Every time we use an internet search engine, we owe a debt to talented McGill grad Alan Emtage. While still at the university he created ‘Archie’, the very first tool used for searching on the internet, before the World Wide Web had even taken off.
Emtage got his first computer in 1981, and entered McGill two years later, pursuing a Bachelor's degree in computer science which was followed by a Master's degree in 1987. Before his breakthrough search engine, Emtage was part of the team that brought the first Internet link to eastern Canada (and only the second link in the country) in 1986.
Implemented with help from Bill Heelan and Mike Parker in 1990, Emtage’s innovative search program was conceived while he was working as a systems administrator for the School of Computer Science. It worked by downloading the directory listings of all the files located on public anonymous FTP (File Transfer Protocol) sites, creating a searchable database of filenames. By the end of its first year, Archie (a derivative of ‘archive’) was responsible for more than half of Canada's Internet traffic. His work leads directly to today's Google, Yahoo and Bing.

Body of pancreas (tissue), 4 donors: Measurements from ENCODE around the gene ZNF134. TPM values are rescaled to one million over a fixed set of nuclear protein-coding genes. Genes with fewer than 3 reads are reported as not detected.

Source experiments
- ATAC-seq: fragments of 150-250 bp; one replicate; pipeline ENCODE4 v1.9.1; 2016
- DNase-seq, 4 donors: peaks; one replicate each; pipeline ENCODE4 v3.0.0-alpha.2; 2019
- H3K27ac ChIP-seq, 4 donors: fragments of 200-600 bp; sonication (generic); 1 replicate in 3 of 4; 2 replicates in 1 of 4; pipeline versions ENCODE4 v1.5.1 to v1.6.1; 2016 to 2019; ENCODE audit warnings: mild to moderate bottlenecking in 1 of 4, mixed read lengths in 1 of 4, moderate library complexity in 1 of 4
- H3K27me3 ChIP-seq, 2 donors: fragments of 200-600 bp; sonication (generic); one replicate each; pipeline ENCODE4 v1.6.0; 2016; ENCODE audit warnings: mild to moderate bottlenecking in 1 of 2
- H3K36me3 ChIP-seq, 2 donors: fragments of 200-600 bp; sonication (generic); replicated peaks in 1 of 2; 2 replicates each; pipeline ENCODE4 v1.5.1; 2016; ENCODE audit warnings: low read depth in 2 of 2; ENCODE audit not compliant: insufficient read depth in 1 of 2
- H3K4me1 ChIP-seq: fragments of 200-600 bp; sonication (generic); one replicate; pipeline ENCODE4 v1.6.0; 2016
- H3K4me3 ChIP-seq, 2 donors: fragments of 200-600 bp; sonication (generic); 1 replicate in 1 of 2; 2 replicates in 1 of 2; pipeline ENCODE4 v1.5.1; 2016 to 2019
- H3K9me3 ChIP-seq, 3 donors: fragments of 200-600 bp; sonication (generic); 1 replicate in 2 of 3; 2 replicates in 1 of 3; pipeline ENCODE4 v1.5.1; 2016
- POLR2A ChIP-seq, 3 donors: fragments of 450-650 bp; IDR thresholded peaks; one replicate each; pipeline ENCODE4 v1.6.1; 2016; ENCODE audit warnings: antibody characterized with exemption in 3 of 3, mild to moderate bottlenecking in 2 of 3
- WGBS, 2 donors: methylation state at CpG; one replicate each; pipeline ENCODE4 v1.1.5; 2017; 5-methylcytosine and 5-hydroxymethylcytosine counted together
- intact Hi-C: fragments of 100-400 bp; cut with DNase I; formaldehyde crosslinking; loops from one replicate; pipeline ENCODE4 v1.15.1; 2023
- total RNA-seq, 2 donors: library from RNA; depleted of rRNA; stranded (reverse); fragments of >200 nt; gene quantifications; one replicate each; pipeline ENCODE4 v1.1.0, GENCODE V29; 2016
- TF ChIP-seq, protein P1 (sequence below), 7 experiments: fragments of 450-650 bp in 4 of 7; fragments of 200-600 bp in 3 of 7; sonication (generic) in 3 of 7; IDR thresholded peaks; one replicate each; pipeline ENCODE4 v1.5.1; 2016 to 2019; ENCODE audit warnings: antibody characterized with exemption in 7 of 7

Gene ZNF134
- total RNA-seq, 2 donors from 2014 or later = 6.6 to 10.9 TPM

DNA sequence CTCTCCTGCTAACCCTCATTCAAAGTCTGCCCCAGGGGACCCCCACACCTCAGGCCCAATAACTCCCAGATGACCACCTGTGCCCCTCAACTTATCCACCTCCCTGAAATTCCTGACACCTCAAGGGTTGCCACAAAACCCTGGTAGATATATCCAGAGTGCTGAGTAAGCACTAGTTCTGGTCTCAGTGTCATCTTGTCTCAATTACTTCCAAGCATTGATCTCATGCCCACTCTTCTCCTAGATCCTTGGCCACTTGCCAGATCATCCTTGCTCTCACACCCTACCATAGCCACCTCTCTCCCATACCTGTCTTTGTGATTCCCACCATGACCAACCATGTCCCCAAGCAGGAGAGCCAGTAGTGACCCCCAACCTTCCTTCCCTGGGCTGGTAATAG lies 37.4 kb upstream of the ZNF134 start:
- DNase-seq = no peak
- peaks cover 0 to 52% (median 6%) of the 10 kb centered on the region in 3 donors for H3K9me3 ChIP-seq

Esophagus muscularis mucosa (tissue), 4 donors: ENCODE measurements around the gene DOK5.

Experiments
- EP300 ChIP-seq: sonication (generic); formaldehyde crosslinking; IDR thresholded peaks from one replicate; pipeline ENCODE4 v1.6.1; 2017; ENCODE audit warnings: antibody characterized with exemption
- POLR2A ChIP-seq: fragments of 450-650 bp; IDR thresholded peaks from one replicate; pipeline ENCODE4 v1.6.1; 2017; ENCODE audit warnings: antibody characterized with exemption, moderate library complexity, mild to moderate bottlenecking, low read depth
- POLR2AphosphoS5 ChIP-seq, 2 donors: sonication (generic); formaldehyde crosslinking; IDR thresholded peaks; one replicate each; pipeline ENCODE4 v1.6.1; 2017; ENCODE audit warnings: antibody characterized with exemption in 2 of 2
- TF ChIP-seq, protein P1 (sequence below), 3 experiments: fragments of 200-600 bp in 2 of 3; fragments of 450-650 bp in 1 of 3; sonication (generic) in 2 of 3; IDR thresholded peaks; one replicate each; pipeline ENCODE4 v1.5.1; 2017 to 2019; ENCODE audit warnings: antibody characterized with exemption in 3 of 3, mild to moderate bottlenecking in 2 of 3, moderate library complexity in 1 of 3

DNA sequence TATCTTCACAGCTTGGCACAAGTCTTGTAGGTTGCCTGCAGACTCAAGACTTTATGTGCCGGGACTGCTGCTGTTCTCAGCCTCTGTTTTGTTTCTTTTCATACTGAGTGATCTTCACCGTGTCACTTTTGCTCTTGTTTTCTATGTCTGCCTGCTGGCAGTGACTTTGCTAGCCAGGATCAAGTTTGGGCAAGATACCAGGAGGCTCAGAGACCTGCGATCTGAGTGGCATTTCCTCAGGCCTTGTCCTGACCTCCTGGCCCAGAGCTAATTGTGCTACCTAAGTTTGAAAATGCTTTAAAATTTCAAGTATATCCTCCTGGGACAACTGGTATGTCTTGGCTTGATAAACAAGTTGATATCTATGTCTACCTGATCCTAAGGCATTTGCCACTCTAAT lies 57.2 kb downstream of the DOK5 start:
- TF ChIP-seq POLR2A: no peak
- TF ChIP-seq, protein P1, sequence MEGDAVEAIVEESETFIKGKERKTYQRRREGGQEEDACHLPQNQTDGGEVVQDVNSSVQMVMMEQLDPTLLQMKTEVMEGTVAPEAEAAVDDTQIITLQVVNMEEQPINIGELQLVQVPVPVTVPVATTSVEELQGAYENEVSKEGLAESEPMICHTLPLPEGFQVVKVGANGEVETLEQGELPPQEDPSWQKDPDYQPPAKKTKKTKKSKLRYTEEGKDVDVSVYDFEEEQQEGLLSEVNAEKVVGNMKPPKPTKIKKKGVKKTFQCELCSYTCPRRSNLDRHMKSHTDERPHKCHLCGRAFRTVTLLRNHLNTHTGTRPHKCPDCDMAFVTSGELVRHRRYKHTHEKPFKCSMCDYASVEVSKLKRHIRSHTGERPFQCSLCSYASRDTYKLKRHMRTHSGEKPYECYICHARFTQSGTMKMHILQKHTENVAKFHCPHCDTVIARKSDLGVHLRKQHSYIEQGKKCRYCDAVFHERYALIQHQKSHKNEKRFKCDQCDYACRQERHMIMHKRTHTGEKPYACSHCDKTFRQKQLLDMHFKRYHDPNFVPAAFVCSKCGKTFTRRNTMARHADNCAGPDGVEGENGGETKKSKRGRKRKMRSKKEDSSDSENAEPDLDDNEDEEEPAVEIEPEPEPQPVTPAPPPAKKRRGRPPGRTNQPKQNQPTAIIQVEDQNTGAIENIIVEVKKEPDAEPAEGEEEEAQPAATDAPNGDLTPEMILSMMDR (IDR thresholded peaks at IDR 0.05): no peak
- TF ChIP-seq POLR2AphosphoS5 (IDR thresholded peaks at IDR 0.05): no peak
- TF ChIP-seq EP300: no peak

In 1992, Emtage formed the world's first company expressly founded to provide internet information services with a commercial version of the Archie search engine used by millions of people worldwide. He was also a founding member of the Internet Society and went on to create and chair several working groups at the Internet Engineering Task Force (IETF), the standard-setting body for the Internet.
Emtage has spoken and lectured around the world on Internet Information Systems and the impact of the internet on society. He is currently Chief Technical Officer at Mediapolis, Inc., a web engineering company in New York City. He hasn't owned a computer since he parted ways with his Sinclair ZX81 back in 1983. "Computers are my profession," he admits. "But they are not my hobby."